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## HSG.CO.B.8 Transcript

This is Common Core State Standards support video in mathematics. The standard is HSG.CO.B.8. This standard reads: Explain how the criteria for triangle congruence (Angle-Side-Angle, Side-Angle-Side, Side-Side-Side) follow from the definitions of congruence in terms rigid motions. Now, Angle-Side-Angle, Side-Angle-Side, and Side-Side-Side, there’s some difference of opinion as to whether these are postulates or theorems, but we won’t worry about that right now. That isn’t part of this standard, but I’ll probably stick with just calling them postulates.

Let’s look at some other standards that are connected to this one. There is a standard back in eighth grade, 8.GA.2, that is related to this same topic and it states: Understand that a two-dimensional figure is congruent to another if the second can be obtained from the first by a sequence of rotations, reflections, and translations; given two congruent figures, describe a sequence that exhibits the congruence between them. So it’s very much related to this one. At the high school level right before this standard, there’s standard HSG.CO.B6, which states: Use geometric descriptions of rigid motions to transform figures and to predict the effect of a given rigid motion on a given figure; given two figures, use the definition of congruence in terms of rigid motions to decide if they are congruent. Corresponding to that is HSG.CO.B.7: Use the definition of congruence in terms of rigid motions to show that two triangles are congruent if and only if corresponding pairs of sides and corresponding pairs of angles are congruent. Note that the terminology is very, very similar. In fact, the activities that we can do for standard HSG.CO.B.8 could probably be used to also show and explain these other standards also.

Let’s make sure that we’re on the same page as far as the definition of congruence, and in fact, standard HSG.CO.B.7 pretty much states what the definition is. Congruence would be defined as two triangles being congruent if and only if the lengths of the corresponding sides are equal and the measures of the corresponding angles are equal. So we have to meet all those conditions. Let’s make sure that we all have the same understanding in terms of rigid motions. Rigid motions include translations, which are just slides, then reflections and rotations. Note that the location or the orientation can change, but the size is always going to remain constant.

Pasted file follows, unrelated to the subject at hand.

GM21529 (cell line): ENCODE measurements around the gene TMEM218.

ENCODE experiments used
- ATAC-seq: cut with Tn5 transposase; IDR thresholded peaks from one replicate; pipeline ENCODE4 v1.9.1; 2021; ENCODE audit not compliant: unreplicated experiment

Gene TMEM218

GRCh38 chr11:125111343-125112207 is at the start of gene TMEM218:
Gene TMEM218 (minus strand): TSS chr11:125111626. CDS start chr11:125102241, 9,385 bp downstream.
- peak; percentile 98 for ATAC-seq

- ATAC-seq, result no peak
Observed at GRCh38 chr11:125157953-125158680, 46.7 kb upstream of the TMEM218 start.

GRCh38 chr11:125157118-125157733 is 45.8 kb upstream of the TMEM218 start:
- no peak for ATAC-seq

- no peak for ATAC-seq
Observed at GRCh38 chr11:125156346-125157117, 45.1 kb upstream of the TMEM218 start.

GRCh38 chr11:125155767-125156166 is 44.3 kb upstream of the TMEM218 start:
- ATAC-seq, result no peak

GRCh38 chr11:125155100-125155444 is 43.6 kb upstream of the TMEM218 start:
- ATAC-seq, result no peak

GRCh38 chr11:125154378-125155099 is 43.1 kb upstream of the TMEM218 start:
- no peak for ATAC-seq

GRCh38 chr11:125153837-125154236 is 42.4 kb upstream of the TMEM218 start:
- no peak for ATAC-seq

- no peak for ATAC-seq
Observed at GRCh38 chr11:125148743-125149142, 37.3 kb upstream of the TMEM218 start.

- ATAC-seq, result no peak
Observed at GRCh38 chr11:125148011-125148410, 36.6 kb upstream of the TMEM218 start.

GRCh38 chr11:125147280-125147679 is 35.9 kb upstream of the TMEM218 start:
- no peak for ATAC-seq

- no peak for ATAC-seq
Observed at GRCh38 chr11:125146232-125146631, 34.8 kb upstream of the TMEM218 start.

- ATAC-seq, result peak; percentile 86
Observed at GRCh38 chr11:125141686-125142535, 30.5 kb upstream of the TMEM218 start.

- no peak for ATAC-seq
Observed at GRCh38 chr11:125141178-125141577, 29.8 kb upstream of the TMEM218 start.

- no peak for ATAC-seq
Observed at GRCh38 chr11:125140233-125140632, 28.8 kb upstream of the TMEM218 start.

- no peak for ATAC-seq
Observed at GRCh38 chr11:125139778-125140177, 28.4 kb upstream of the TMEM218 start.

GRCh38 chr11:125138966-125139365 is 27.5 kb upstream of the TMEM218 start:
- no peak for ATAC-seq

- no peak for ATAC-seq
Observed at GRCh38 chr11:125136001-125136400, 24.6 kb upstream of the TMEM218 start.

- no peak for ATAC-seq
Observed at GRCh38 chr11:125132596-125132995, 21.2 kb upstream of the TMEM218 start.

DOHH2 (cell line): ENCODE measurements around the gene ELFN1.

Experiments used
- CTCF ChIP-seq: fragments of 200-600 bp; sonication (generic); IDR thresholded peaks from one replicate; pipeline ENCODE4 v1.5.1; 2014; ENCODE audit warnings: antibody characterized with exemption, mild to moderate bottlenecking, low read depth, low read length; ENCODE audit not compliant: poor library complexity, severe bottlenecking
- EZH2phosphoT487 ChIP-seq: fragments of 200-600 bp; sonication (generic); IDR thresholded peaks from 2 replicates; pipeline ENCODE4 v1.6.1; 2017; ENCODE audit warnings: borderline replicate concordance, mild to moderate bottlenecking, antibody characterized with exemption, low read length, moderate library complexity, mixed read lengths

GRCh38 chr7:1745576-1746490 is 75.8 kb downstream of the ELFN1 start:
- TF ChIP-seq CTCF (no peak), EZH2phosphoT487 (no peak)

Well, let’s start off with Angle-Side-Angle. If we have these two triangles congruent, triangle ABC being congruent to triangle XYZ, then, based on this postulate, Angle-Side-Angle, we would start off with two different angles, but they are congruent to each other, angle BAC and angle YXZ. And then on ray AB, I would mark off a certain size segment. Then on ray XY, I would mark off the same size segment. So these two segments would have the same measure, and then from endpoint B, we would construct an angle that’s a certain size; and then from endpoint Y, we would construct the same size angle. So based on Angle-Side-Angle, these two triangles should be congruent.

So let’s look at this context. We have a triangle ABC and a triangle XYZ, and we need to show using this postulate and using rigid motions that they are, in fact, congruent. Let’s start off with our two congruent angles, angle BAC and angle YXZ. What we need to do is to slide one triangle over to where those two angles would match up. There’s different ways to do this, but let’s go ahead, and we’ll slide this triangle YXZ over to where vertex X and vertex A on the two respective angles correspond. So let’s slide it over. Now we’re going to have to do a rotation in order for these two angles to match up. So let’s rotate it clockwise. There we have it. Let’s make sure that we have our labeling. So we have angle BAC and angle YXZ that are congruent, and now we have them overlapping. And as it turns out, we’ve already got the triangles overlapping.